This is a post designed to answer deeper theological questions. I've asked Facebook friends to post questions for discussion. I'll make a humble attempt to explore these questions from a biblical perspective.
Q: Is it possible to believe that Christ died for my sins and was the Son of God, but still not be saved? --Rick Lawson.
Q: I'm always uneasy when I read Matthew 7:22-23: "Many will say to me on that day, ‘Lord, Lord, did we not prophesy in your name and in your name drive out demons and in your name perform many miracles?’ Then I will tell them plainly, ‘I never knew you. Away from me, you evildoers!’" How can they have His power if they don't know Him? --Lewis Crow
Rick and Lewis, your questions are related and foundational for understanding the nature of authentic salvation. Both questions are connected because both deal with profession vs. practice. There were many in Jesus' day who were "card-carrying" religious folk. But, their lives failed to correspond with their lips; They didn't practice what they preached.
In Matthew 7:22-23, Jesus noted that there would be some who would stand before His judgment seat and be surprised. They will argue that they preached and perform miracles "in the name of Jesus," but Jesus won't give any claim to them. He will call them "evildoers" and sentence them to eternal separation. To Lewis' point, these condemned will feel as if there religious work was substantive [even believing that they had experienced the power of God in their ministry], but they will in fact still be enemies of Christ.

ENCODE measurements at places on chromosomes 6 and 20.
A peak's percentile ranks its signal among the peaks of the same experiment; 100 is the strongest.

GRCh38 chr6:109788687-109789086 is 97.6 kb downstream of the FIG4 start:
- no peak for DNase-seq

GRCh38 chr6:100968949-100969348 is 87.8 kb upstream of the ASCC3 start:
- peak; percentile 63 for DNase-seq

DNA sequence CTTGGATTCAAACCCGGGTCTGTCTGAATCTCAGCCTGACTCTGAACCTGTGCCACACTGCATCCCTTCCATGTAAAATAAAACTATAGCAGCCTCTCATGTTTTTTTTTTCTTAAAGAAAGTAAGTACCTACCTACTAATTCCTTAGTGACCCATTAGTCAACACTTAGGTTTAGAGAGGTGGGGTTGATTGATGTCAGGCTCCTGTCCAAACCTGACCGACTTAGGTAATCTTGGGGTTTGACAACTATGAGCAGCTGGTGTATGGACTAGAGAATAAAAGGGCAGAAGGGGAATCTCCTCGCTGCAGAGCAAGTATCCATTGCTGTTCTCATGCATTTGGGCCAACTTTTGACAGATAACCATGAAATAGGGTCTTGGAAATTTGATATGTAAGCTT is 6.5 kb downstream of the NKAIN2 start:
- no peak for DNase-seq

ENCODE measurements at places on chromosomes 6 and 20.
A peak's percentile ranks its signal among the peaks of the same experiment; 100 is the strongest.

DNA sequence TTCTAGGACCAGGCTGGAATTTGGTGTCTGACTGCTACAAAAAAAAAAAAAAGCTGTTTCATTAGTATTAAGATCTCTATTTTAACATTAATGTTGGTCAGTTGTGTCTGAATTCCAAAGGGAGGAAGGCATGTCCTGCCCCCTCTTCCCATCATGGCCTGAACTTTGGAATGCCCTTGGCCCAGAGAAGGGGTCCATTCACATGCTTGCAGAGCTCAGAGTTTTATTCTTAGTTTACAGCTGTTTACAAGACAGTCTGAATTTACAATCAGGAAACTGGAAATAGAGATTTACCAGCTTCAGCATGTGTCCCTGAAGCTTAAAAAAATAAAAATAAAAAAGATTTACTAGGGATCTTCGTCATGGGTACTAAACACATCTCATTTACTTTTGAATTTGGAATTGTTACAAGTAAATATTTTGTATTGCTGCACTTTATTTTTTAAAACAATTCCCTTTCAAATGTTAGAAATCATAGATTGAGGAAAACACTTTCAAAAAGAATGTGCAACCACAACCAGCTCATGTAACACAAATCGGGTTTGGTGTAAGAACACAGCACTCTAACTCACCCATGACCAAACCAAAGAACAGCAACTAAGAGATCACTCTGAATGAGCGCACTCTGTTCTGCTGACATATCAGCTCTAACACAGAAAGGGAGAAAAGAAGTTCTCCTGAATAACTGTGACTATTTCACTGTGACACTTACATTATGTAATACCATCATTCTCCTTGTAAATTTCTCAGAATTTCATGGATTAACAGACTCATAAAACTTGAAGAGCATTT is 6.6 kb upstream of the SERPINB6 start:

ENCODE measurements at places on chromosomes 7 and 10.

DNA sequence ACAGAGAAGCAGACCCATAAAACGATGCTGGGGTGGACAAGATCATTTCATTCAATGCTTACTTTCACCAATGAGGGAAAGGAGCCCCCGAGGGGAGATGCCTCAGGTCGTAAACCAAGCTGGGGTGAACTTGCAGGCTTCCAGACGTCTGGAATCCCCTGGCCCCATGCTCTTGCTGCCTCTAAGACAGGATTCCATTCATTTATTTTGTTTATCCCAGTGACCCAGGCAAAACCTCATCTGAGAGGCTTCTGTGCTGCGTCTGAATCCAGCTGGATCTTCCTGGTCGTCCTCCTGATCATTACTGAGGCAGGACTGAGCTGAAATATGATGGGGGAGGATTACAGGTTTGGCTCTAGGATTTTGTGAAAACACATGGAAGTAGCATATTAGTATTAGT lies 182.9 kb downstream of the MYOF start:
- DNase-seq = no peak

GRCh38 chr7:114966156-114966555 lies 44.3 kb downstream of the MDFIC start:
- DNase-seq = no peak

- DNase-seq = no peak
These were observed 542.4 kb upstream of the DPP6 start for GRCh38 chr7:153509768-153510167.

The Apostle James offers the strongest warning in James 2:14-17:
What good is it, my brothers, if a man claims to have faith but has no deeds? Can such faith save him? Suppose a brother or sister is without clothes and daily food. If one of you says to him, “Go, I wish you well; keep warm and well fed,” but does nothing about his physical needs, what good is it? In the same way, faith by itself, if it is not accompanied by action, is dead.
Verbal faith without corresponding action is useless. James calls it "dead" faith. It's not that action saves a person. We are saved by grace alone [Ephesians 2:8-9]. Rather, action, produced by authentic faith, is the evidence of faith. So, those who claim to have faith in Christ have no other evidence of the genuineness of their faith except their changed lives. To say it another way, "Talk is cheap" and "Put up or shut up."
To support his point, James writes, "You believe that there is one God. Good! Even the demons believe that—and shudder" [v. 19]. His point is sobering: Demons are good theologians. They have the right answers and can conclude correct answers. What separates them from the rest of creation is their failure to act on what they believe. Thus, the person who claims to be a Christian, but whose life is void of evidence, is no better than demons and is in danger of missing out on Christ's best when they stand before Him.
I hope this helps. I look forward to your comments.